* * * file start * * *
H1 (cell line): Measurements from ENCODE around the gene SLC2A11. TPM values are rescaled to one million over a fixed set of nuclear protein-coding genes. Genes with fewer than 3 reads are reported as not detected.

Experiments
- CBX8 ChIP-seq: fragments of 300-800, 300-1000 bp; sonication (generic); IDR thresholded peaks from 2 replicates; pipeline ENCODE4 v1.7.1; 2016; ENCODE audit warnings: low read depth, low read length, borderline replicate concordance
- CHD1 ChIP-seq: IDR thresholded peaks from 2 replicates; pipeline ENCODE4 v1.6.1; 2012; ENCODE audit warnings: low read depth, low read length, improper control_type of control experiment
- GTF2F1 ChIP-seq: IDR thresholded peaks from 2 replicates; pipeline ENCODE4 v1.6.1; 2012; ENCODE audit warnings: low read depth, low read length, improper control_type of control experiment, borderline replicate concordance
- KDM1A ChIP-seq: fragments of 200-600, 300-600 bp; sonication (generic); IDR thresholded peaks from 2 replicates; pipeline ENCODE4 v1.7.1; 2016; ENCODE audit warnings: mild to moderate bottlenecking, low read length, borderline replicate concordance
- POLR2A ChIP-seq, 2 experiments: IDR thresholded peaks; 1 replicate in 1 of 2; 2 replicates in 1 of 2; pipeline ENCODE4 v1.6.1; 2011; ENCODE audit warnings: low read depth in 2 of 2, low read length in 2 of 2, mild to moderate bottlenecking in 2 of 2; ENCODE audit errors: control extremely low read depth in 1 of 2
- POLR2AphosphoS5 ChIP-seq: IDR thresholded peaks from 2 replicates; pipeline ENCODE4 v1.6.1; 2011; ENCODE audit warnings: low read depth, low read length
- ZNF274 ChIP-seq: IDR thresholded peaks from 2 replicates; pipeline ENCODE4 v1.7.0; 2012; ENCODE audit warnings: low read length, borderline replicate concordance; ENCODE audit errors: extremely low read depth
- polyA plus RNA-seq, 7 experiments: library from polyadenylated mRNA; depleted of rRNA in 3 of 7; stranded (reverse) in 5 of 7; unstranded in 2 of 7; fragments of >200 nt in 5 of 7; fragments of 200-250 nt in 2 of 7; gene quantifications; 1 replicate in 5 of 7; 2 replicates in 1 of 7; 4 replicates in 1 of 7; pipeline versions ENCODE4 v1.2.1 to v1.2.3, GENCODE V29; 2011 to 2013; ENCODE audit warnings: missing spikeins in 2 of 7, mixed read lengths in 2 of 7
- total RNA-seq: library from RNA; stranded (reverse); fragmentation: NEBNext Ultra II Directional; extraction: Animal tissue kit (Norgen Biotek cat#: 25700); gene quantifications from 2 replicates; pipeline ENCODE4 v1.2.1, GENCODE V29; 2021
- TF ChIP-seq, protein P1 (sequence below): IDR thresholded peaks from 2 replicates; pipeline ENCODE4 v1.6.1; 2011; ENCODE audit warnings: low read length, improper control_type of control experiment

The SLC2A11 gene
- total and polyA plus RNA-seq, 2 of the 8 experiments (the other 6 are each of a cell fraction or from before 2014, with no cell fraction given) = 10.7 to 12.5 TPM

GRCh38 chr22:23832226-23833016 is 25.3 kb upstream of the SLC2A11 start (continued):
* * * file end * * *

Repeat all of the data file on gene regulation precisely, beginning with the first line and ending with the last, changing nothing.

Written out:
H1 (cell line): Measurements from ENCODE around the gene SLC2A11. TPM values are rescaled to one million over a fixed set of nuclear protein-coding genes. Genes with fewer than 3 reads are reported as not detected.

Experiments
- CBX8 ChIP-seq: fragments of 300-800, 300-1000 bp; sonication (generic); IDR thresholded peaks from 2 replicates; pipeline ENCODE4 v1.7.1; 2016; ENCODE audit warnings: low read depth, low read length, borderline replicate concordance
- CHD1 ChIP-seq: IDR thresholded peaks from 2 replicates; pipeline ENCODE4 v1.6.1; 2012; ENCODE audit warnings: low read depth, low read length, improper control_type of control experiment
- GTF2F1 ChIP-seq: IDR thresholded peaks from 2 replicates; pipeline ENCODE4 v1.6.1; 2012; ENCODE audit warnings: low read depth, low read length, improper control_type of control experiment, borderline replicate concordance
- KDM1A ChIP-seq: fragments of 200-600, 300-600 bp; sonication (generic); IDR thresholded peaks from 2 replicates; pipeline ENCODE4 v1.7.1; 2016; ENCODE audit warnings: mild to moderate bottlenecking, low read length, borderline replicate concordance
- POLR2A ChIP-seq, 2 experiments: IDR thresholded peaks; 1 replicate in 1 of 2; 2 replicates in 1 of 2; pipeline ENCODE4 v1.6.1; 2011; ENCODE audit warnings: low read depth in 2 of 2, low read length in 2 of 2, mild to moderate bottlenecking in 2 of 2; ENCODE audit errors: control extremely low read depth in 1 of 2
- POLR2AphosphoS5 ChIP-seq: IDR thresholded peaks from 2 replicates; pipeline ENCODE4 v1.6.1; 2011; ENCODE audit warnings: low read depth, low read length
- ZNF274 ChIP-seq: IDR thresholded peaks from 2 replicates; pipeline ENCODE4 v1.7.0; 2012; ENCODE audit warnings: low read length, borderline replicate concordance; ENCODE audit errors: extremely low read depth
- polyA plus RNA-seq, 7 experiments: library from polyadenylated mRNA; depleted of rRNA in 3 of 7; stranded (reverse) in 5 of 7; unstranded in 2 of 7; fragments of >200 nt in 5 of 7; fragments of 200-250 nt in 2 of 7; gene quantifications; 1 replicate in 5 of 7; 2 replicates in 1 of 7; 4 replicates in 1 of 7; pipeline versions ENCODE4 v1.2.1 to v1.2.3, GENCODE V29; 2011 to 2013; ENCODE audit warnings: missing spikeins in 2 of 7, mixed read lengths in 2 of 7
- total RNA-seq: library from RNA; stranded (reverse); fragmentation: NEBNext Ultra II Directional; extraction: Animal tissue kit (Norgen Biotek cat#: 25700); gene quantifications from 2 replicates; pipeline ENCODE4 v1.2.1, GENCODE V29; 2021
- TF ChIP-seq, protein P1 (sequence below): IDR thresholded peaks from 2 replicates; pipeline ENCODE4 v1.6.1; 2011; ENCODE audit warnings: low read length, improper control_type of control experiment

The SLC2A11 gene
- total and polyA plus RNA-seq, 2 of the 8 experiments (the other 6 are each of a cell fraction or from before 2014, with no cell fraction given) = 10.7 to 12.5 TPM

GRCh38 chr22:23832226-23833016 is 25.3 kb upstream of the SLC2A11 start (continued):